Gudrun Bühnemann, a scholar of Buddhism and Hinduism, first visited Nepal in 1979 and has returned regularly to the Kathmandu Valley, home to an array of historic temples and monuments, to continue her study of Sanskrit texts and manuscripts.
Several cultures and religions intersect in the small Himalayan nation, which is nestled between India and China. The Kathmandu Valley, Nepal’s cultural center, is home to seven UNESCO World Heritage Sites.
Bühnemann’s work has taken on a new purpose. Her most recent visit, last July, came just months after a devastating earthquake struck Nepal.
The April 25 quake killed more than 9,000 people, and was followed by a strong aftershock on May 12 and a series of minor aftershocks. More than 30 Kathmandu Valley monuments collapsed, and another 120 sustained damage.
Bühnemann, professor in the departments of Languages and Cultures of Asia and East Asian Languages and Literature at the University of Wisconsin–Madison, will discuss the damage to these historic sites and the efforts to rebuild, on Thursday, January 28, at noon, in 206 Ingraham Hall. The event, which is free and open to the public, is sponsored by the Center for South Asia.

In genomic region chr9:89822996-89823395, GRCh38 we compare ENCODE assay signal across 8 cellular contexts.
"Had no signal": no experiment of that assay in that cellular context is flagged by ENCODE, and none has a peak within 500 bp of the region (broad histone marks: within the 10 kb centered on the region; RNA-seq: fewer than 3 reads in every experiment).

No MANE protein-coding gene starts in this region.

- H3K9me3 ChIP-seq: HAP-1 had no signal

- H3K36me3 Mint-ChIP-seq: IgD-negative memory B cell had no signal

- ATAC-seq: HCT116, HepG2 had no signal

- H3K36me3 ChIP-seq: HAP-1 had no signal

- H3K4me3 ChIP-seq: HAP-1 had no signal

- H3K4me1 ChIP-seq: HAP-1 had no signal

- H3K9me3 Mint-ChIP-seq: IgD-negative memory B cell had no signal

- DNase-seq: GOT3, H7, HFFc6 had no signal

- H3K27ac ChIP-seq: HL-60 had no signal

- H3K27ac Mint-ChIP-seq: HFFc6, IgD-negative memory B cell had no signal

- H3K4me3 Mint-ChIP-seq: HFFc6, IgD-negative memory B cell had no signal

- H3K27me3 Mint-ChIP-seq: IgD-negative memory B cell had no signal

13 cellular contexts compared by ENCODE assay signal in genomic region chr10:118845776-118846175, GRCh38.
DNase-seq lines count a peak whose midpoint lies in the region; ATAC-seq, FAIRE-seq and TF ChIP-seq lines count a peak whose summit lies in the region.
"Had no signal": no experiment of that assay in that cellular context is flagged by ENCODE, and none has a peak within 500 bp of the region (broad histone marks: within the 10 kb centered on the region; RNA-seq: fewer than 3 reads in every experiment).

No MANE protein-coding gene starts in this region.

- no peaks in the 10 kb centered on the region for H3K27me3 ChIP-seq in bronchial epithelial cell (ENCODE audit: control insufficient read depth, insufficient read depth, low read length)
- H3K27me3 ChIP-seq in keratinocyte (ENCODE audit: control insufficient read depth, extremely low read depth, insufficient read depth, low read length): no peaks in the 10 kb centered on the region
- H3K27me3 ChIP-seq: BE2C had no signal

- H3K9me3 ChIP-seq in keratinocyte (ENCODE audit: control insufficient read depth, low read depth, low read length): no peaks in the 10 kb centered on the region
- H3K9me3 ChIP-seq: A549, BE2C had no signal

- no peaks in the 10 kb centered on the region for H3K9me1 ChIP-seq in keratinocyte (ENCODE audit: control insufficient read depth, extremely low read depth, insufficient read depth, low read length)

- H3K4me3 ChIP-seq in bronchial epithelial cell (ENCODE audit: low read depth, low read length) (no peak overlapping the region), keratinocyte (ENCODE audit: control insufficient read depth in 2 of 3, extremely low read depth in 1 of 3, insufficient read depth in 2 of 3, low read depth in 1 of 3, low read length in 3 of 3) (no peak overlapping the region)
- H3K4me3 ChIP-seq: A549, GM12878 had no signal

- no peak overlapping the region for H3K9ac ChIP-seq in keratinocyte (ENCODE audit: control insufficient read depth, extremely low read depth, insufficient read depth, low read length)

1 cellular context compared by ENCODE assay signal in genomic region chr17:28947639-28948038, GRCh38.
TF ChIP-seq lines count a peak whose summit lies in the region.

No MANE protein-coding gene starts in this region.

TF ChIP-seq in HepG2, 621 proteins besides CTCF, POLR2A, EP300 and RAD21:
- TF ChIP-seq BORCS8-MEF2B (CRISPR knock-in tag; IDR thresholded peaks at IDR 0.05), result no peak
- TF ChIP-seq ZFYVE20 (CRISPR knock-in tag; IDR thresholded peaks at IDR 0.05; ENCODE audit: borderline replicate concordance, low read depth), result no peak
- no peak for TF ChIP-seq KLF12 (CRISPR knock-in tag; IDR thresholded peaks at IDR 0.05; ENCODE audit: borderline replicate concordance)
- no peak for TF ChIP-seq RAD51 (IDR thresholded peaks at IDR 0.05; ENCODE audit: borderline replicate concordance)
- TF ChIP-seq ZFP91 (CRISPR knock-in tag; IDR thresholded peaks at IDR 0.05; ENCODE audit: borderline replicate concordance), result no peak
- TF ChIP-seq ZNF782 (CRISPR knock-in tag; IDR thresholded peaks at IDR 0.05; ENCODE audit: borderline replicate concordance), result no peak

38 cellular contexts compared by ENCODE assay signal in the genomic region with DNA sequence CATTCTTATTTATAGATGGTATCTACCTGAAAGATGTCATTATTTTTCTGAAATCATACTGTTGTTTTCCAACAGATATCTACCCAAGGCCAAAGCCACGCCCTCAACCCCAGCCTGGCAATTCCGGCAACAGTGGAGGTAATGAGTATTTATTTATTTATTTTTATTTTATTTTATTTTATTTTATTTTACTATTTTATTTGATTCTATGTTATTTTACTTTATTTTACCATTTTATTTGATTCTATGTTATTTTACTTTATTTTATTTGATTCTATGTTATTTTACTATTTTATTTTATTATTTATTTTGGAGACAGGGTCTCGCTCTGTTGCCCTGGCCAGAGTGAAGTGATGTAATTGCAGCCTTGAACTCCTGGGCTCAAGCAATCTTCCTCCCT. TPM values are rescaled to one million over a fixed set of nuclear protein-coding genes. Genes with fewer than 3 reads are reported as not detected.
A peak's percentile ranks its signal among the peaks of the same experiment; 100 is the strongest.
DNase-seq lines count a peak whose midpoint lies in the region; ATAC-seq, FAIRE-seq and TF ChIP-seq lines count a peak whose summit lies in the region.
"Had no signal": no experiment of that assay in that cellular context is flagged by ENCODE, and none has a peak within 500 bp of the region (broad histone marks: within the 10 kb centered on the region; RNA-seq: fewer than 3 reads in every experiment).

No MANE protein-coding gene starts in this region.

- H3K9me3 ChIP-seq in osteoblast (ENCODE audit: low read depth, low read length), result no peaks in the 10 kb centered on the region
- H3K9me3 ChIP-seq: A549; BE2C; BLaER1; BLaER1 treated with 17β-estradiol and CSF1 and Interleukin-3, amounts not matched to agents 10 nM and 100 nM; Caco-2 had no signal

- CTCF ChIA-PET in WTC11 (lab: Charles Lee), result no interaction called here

During her 2015 trip, Bühnemann surveyed damage to cultural sites she considers especially relevant to her work.
“Scholars like myself have studied and documented ancient monuments in the Kathmandu Valley,” says Bühnemann. “The photographs of monuments taken before the earthquake have become important documents that will help architects to reconstruct lost buildings.”
Read more: Professor looks to future of damaged artifacts in Nepal, University Communications, September 10, 2015